June is International Men’s Health Month. I think that is a bit surprising to most people because they think of “No Shave November” and its role in emphasizing men’s health. I like that we have two times a year to really highlight and think about men’s heath, yours and/or the men in your lives.
I read a scary statistic recently. Eight-one percent of men can remember the make and model of their first car but cannot remember the last time they went to the doctor. I live with one of that 81%. It is a struggle to get him to understand how important it is that he pay attention to his health.
Another interesting statistic: Men die on average five years earlier than women. I think most people know that men generally don’t live as long as women. My 80-year-old dad will tell you he is greatly outnumbered by women of his age in everywhere he goes. What is interesting is we now know why. It’s because of lack of preventative health care. Women are 100% more likely to seek annual wellness visits with a doctor than men.
A few more men’s health statistics: 1 in 2 men are diagnosed with cancer during their lifetime. Women suffer cancer at a rate of 1 to 3. Men make up 55% of the workforce, but account for 92% of workplace deaths.
The average life expectancy for U.S. men in 2018 was 76.1 years of age compared to 81.1 years for women. The leading causes of death for both men and women are heart disease and cancer, but after that it changes significantly, for men number 3 is unintentional injury; for women, that is number 6.
The top 5 causes for men, and these account for over half of all deaths in men, are as I said previously, heart disease, cancer, unintentional injury, and then adding chronic respiratory disease and stroke.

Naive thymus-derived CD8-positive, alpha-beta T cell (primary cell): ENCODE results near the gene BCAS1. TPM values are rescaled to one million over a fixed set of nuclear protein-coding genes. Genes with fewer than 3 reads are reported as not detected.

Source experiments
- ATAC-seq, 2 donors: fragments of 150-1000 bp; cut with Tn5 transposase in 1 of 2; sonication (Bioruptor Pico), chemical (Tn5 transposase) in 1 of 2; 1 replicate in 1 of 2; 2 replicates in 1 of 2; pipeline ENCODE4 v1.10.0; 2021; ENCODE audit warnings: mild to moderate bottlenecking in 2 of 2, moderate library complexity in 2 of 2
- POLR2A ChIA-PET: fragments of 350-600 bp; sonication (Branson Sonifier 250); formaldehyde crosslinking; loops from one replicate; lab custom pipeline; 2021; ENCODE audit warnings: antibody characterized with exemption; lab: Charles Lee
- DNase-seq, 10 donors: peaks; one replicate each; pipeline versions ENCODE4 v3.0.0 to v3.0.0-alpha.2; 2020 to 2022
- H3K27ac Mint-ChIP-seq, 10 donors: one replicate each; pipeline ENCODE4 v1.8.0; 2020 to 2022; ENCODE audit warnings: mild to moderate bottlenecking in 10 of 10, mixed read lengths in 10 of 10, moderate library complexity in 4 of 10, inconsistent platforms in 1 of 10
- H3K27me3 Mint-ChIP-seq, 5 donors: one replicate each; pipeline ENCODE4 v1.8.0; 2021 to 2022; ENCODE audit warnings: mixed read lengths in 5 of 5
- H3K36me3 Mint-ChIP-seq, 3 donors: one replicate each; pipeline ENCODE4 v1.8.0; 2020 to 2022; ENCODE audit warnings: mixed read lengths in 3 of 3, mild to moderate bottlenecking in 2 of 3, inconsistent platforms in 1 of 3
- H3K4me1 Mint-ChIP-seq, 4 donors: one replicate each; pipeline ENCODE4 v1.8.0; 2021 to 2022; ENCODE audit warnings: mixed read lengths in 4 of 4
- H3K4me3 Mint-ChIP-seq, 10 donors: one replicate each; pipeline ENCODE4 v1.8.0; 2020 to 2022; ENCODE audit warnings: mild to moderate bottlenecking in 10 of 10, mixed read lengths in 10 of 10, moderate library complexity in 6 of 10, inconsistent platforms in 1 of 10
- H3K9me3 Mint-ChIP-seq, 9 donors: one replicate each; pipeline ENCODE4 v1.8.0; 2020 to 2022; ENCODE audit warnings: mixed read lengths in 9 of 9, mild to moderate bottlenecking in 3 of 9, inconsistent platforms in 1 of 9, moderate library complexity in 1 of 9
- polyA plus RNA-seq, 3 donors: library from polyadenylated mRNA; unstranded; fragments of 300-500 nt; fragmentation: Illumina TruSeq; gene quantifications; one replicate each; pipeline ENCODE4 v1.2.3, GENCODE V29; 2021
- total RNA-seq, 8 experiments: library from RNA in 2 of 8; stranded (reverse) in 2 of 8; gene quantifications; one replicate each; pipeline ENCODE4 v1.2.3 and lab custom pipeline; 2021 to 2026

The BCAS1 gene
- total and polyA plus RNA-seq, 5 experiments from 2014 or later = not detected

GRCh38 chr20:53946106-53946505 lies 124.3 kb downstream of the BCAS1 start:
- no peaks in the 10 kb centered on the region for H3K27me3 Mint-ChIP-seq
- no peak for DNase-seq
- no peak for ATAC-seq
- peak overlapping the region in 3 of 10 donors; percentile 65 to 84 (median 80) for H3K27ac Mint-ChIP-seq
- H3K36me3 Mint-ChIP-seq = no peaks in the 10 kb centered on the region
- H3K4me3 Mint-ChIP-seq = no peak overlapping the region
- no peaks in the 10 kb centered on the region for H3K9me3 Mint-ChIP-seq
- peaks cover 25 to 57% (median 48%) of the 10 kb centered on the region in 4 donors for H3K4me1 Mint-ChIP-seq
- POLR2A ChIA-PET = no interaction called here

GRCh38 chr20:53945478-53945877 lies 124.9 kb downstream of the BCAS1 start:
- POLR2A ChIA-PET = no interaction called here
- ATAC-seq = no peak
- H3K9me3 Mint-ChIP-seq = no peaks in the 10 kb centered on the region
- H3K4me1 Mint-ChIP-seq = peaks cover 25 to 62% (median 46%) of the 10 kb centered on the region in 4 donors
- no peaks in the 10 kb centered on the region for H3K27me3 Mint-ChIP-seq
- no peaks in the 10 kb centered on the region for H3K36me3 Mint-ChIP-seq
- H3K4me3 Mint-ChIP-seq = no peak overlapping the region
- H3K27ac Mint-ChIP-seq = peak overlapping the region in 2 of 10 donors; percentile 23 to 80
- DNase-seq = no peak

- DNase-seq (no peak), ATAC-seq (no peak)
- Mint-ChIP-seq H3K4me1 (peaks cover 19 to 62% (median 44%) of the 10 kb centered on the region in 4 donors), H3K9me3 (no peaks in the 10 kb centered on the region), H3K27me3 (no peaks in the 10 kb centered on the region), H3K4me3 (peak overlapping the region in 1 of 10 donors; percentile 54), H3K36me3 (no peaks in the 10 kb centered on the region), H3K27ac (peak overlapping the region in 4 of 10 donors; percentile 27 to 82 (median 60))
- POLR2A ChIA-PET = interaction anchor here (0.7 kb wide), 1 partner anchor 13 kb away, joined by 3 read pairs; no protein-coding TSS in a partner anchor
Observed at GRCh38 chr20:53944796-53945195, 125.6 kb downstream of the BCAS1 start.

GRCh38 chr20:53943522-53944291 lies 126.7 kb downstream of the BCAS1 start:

Every single one of these causes can be greatly mitigated by preventative care. The first place to start is by looking at lifestyle changes.
If you smoke, stop. I know that is very easy for me to say and very, very hard to do. But know there are many resources out there to help you quit.
Eat a healthy diet, one that is rich in fruits and vegetables, lean proteins, whole grains.
Limit foods with high saturated and trans fats, and foods with added sugar and sodium. Maintain a healthy weight, that again easy to say, but hard thing to do, has a major impact on your risk for heart disease and many cancers.
Exercise regularly. Limit alcohol, no more than two drinks (a drink is considered a 12 beer, 5 ounces of win, or 1.5 ounces of 80 proof liquor) a day if you are under 65, and no more than 1 drink per day if you are over 65. Try to limit your stress.
Take steps to prevent unintentional injury. The most common cause for unintentional injury is motor vehicle collisions. Please wear a seat belt, drive safely, don’t drive distracted or while sleepy, and please, please never drive under the influence of alcohol or other substances.
While not an unintentional injury per se, another major risk for injury in men is suicide. Men are much less likely to report and treat depression. That depression can sometimes result in suicide and reckless behaviors that lead to unintentional injury.
If you have signs and symptoms of depression, such as feeling sad or worthless, and you are not interested in normal activities. Please talk to your doctor. If you are contemplating suicide, please seek help. Go to the emergency room or call the National Suicide Prevention Lifeline at 800-273-8255.
Lastly, visit a primary care health care provider regularly, at least once a year; don’t wait until something is seriously wrong.
Please pay attention to screenings that can save your life, cancer screenings, heart disease screenings and the like. For men, one important one that starts as early as the teen years is self-screening for testicular cancer.
The Testicular Cancer Society has a great resource for learning how to do a self-exam on their website: www.testicularcancersociety.org/pages/slef -exam-how-to. They even have an app on the apple app store or google play called “Ball Checker” to help with those self-exams.
Gentlemen, for yourselves, and for those of us who love you, please consider your health this June, and in November and every day of the year.